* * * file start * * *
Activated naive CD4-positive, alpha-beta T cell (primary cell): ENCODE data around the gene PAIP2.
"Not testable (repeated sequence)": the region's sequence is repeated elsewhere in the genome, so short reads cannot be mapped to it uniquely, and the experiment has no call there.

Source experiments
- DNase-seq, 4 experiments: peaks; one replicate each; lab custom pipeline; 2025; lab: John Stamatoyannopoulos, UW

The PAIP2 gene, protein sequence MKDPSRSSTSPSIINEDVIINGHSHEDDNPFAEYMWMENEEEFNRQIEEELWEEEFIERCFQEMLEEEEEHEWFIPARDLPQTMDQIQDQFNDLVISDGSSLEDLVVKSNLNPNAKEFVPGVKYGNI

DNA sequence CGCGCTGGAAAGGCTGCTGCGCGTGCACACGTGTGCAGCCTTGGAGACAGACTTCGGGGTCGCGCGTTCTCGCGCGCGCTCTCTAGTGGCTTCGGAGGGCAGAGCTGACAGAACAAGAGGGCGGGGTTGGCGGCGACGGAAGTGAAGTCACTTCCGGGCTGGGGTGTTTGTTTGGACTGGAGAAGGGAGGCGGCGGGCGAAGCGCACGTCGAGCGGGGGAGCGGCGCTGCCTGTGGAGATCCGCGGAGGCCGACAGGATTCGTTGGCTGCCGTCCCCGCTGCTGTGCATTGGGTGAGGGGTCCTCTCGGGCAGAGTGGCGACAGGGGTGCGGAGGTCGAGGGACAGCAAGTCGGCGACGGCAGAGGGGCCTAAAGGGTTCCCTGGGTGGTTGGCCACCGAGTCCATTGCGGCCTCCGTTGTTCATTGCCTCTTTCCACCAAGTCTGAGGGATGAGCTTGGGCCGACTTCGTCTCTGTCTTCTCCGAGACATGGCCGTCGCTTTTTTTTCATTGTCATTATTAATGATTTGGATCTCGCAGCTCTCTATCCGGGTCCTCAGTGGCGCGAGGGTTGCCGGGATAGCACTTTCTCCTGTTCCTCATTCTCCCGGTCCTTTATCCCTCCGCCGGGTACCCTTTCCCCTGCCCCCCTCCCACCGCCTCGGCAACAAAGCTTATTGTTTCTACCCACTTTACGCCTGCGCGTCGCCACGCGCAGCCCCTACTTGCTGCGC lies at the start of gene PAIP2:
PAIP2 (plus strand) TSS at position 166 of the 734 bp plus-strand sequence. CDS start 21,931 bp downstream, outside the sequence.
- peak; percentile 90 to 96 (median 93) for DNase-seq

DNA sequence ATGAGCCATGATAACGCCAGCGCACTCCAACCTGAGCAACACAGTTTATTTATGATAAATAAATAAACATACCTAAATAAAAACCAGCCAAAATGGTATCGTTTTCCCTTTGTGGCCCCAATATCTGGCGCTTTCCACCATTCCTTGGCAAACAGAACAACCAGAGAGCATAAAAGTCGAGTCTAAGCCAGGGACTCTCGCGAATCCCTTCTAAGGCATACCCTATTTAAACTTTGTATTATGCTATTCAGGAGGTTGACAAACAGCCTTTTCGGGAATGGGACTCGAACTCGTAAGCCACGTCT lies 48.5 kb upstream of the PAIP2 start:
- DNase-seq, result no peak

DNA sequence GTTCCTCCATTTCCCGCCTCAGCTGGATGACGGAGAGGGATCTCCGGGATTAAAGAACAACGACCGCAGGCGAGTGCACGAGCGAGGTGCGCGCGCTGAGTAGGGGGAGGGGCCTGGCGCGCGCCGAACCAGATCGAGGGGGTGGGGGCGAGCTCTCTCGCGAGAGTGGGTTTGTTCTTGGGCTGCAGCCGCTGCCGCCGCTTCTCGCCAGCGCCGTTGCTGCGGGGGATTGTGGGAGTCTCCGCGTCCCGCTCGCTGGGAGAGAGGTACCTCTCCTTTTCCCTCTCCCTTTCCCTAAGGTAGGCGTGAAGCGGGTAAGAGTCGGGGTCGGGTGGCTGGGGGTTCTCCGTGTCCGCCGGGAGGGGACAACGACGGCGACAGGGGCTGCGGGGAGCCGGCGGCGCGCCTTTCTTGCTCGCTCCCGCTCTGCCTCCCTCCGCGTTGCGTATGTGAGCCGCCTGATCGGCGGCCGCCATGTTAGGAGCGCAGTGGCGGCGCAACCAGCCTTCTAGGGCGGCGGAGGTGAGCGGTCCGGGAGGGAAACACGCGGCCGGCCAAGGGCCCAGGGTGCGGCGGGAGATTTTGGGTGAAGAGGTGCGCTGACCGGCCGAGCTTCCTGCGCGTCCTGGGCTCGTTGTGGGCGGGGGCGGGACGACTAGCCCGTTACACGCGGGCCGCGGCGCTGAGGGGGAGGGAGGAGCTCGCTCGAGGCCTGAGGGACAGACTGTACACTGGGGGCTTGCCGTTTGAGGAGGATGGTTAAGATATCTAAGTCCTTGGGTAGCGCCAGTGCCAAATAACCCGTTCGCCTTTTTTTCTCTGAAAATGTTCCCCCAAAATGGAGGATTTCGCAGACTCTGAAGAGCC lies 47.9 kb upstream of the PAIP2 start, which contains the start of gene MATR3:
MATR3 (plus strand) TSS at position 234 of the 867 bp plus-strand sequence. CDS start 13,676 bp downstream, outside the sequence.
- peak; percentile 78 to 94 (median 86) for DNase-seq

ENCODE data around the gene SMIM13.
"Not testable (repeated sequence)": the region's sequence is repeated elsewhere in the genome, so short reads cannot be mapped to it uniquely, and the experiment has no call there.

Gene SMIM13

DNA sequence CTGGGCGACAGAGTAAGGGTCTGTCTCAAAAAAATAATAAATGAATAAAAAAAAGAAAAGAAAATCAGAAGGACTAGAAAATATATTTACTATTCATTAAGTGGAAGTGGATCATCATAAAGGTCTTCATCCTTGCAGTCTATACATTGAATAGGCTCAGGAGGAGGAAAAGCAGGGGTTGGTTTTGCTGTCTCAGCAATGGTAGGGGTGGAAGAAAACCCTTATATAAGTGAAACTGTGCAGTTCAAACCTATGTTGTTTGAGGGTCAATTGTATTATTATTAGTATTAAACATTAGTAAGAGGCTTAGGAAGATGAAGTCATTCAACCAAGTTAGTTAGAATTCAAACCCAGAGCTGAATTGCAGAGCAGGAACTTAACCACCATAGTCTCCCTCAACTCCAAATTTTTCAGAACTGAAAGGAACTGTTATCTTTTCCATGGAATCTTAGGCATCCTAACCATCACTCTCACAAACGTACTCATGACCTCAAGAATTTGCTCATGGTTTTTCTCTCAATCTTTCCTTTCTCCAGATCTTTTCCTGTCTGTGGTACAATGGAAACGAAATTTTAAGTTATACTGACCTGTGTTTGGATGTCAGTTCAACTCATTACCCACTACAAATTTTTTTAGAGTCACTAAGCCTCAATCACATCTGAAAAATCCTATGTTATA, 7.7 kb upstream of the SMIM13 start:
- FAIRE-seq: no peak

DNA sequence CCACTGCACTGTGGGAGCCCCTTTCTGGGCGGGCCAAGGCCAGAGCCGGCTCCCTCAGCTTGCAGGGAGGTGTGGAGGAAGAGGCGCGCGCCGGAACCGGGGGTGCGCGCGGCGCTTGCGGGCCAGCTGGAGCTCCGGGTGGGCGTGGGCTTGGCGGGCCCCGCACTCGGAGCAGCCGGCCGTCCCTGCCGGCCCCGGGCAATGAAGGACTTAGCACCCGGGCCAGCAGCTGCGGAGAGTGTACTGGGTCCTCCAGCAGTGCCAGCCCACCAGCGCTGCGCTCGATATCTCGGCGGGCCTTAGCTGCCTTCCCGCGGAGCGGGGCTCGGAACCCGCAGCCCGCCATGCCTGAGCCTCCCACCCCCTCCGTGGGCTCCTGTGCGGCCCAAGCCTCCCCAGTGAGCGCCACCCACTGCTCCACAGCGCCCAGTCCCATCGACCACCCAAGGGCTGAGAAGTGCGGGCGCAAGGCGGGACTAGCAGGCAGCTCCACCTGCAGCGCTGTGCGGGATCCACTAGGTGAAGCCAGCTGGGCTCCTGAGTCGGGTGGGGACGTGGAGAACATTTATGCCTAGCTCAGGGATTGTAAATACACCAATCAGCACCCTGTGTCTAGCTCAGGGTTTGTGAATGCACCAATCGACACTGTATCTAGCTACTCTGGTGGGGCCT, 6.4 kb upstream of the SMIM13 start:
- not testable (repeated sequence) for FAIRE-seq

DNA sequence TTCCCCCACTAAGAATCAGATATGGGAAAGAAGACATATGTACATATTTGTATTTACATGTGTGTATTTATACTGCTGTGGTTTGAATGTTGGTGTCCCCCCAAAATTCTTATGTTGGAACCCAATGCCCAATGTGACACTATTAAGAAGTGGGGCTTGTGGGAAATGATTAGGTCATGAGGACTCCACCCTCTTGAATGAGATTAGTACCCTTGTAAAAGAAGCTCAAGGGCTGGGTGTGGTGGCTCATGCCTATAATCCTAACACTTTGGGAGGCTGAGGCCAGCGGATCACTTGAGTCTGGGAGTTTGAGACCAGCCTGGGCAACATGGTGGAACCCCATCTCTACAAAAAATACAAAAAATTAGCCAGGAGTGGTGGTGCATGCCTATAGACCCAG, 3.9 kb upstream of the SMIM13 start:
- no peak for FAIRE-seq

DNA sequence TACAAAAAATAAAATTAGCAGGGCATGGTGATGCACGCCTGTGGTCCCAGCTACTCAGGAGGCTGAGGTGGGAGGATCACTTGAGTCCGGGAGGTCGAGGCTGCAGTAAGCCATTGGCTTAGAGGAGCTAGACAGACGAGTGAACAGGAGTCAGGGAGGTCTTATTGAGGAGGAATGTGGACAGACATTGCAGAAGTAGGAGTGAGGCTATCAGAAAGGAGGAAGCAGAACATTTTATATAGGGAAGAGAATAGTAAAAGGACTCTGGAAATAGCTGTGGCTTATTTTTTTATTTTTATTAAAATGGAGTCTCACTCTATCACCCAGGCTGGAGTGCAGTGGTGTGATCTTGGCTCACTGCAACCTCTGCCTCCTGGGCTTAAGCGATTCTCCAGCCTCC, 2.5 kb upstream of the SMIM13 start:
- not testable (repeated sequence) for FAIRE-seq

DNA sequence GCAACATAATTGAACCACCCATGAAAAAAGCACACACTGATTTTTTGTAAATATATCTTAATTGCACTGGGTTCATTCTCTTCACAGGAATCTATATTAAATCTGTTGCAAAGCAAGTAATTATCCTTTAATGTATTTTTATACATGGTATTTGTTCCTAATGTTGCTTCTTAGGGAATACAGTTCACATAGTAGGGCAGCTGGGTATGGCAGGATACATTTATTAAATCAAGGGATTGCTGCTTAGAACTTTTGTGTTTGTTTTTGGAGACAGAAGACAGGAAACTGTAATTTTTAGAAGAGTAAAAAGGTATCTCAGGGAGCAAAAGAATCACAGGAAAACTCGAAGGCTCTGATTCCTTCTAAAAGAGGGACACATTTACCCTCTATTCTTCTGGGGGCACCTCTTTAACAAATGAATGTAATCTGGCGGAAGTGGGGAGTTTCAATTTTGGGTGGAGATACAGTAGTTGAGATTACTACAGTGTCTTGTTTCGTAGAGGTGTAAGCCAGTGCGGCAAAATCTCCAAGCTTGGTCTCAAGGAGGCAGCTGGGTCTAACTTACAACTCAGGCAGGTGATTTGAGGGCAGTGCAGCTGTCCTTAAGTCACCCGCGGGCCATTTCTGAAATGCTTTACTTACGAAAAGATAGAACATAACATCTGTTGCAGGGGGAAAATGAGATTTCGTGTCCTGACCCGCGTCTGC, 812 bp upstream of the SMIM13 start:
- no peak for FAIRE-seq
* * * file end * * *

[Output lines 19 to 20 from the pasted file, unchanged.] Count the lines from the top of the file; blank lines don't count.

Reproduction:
DNA sequence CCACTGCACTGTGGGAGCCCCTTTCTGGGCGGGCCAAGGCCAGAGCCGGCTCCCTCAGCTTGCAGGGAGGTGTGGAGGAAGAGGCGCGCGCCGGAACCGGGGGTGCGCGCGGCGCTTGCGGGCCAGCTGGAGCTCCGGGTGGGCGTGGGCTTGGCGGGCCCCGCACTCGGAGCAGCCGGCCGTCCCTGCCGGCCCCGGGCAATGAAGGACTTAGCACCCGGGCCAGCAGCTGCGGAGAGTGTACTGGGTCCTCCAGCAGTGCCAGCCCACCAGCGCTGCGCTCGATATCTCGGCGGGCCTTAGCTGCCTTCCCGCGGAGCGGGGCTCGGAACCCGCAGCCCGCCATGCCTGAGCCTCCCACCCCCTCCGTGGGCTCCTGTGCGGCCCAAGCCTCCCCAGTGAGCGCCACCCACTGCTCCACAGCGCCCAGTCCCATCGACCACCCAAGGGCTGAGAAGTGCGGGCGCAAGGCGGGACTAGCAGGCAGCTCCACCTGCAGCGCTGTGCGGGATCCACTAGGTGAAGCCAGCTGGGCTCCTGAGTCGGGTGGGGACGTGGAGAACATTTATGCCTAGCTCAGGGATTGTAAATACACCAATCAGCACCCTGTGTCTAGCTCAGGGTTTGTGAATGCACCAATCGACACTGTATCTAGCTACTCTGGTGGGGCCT, 6.4 kb upstream of the SMIM13 start:
- not testable (repeated sequence) for FAIRE-seq